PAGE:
|This article is of interest to the following WikiProjects:|
This article only covers the Jewish history of the village, whereas the vast majority of residents are Druze and Christian. Where are the fair sources providing that history?--TM 14:50, 23 May 2010 (UTC)
- Feel free to add some yourself. --18.104.22.168 (talk) 18:05, 30 July 2010 (UTC)
- Historical studies by early Zionist, specifically Yitzhak Ben-Zvi found that peqiin has had a continuous Jewish Population since antiquity. Because of this, there was much interest in the area by many Zionist historians. The long peaceful relationship the Jews had with their neighborhoods is one of the most notable fact about the area, and what make its history worthy of study. There is no "bias" in the article. The Jewish presence in peqiin is what make the area notable. J. in Jerusalem (talk) 13:34, 2 September 2010 (UTC)
@Lisa:, thanks for inputing more refs. But I don't think they substantiate the claim:
- Peki'in is frequently mentioned in historical sources in reference to the Jewish community that existed there continuously from the Second Temple period through the 20th century.
The allusion to "historical sources" in the context strongly suggests that a period of 2,000 years is evenly dotted with documents that show Jewish presence in all periods. This is of course far from the case.
The source at 3 is all about Zinati and her family's oral traditions. It's a popular (if highbrow) publication, it say "apparently", and it does not bother to back it up.
The source at 4 looks like a feel-good ceremonial trivia thing. None of the online appraisals claim it has any weight in historical matters, it is for religiously-oriented readership. It cites a piece of circumstantial evidence that Pekiin might the one of the Zohar tradition. It flats out historical discrepancies: the evidence that the name Pekiin was attached to the village by Zohar fans in the early modern period, and that the synagogue in use is not the ancient one.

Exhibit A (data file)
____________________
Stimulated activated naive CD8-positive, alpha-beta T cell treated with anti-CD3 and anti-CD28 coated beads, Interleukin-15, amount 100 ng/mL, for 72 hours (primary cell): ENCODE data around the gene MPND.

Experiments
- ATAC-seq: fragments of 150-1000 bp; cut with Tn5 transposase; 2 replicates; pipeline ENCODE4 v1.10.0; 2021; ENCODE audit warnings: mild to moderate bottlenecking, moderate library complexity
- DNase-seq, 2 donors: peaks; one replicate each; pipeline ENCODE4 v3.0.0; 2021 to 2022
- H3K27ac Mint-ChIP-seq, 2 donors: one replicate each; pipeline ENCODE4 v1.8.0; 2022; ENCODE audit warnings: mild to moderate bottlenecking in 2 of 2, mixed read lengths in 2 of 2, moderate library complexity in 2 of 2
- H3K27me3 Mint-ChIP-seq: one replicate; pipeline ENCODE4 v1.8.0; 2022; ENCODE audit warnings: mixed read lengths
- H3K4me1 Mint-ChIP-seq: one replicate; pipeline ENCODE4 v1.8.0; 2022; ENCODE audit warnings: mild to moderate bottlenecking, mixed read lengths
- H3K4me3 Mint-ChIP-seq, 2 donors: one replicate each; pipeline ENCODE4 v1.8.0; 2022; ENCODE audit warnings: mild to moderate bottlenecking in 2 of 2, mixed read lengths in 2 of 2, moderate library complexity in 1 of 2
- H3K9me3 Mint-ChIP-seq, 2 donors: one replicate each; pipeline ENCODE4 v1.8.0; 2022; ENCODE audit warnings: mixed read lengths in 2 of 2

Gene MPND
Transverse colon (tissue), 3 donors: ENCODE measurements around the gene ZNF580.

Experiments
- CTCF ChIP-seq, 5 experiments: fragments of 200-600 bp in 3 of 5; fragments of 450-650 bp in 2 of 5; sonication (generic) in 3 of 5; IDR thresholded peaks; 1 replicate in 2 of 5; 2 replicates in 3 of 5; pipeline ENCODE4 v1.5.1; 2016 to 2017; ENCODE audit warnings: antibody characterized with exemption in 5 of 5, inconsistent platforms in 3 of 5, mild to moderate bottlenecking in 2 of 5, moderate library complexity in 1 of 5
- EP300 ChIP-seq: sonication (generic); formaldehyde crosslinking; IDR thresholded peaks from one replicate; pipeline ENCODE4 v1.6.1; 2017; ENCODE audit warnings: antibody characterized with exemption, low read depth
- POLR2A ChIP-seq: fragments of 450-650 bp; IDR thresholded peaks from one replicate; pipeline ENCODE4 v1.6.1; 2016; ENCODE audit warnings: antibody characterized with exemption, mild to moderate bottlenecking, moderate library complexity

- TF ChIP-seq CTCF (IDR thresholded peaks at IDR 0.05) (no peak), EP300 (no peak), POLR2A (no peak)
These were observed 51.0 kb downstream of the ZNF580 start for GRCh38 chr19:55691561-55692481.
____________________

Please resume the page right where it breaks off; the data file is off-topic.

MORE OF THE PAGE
The source at 5 looks good enough. Like  it should stay somewhere. But when it writes:
- As a last resort Zionists could point to the small community of Peki'in in the mountains of Galilee, not far from Safed, whose present day residents could demonstrate that they were direct descendants of inhabitants of the village who had never gone into exile.
I can't help but read a cynical tone, about a truth that is there due to demand and supply reasons.The ideologists search as they do, and the small community sells a story as they do. But even if I'm wrong, it still tells the only evidence is from residents. Moreover, that they never went into exile doesn't mean they had always lived in Peki'in - it goes quite well with the tradition of families from Kfar Inan (Hananya) too. trespassers william (talk) 12:56, 8 October 2014 (UTC)
I have taken this out of the article:
- or not? Based on this, p. 271.
But that page also say that Guerin visited in 1875? (The book looks very interesting, btw). I have tried to identify/map Guerin´s journey´s at User:Huldra/Guerin, still not completely finished. Huldra (talk) 21:12, 8 January 2015 (UTC)
There is a typo in the 1887 ref, I just don't know where...
It says on Schumacher, 1888, p. 191, that el Bukei’a have
170 Druse, 20 Jews, 100 Christians. That should add up to 290, instead Schumacher gets 190. (And then multiply this number by 5, to get the total number.)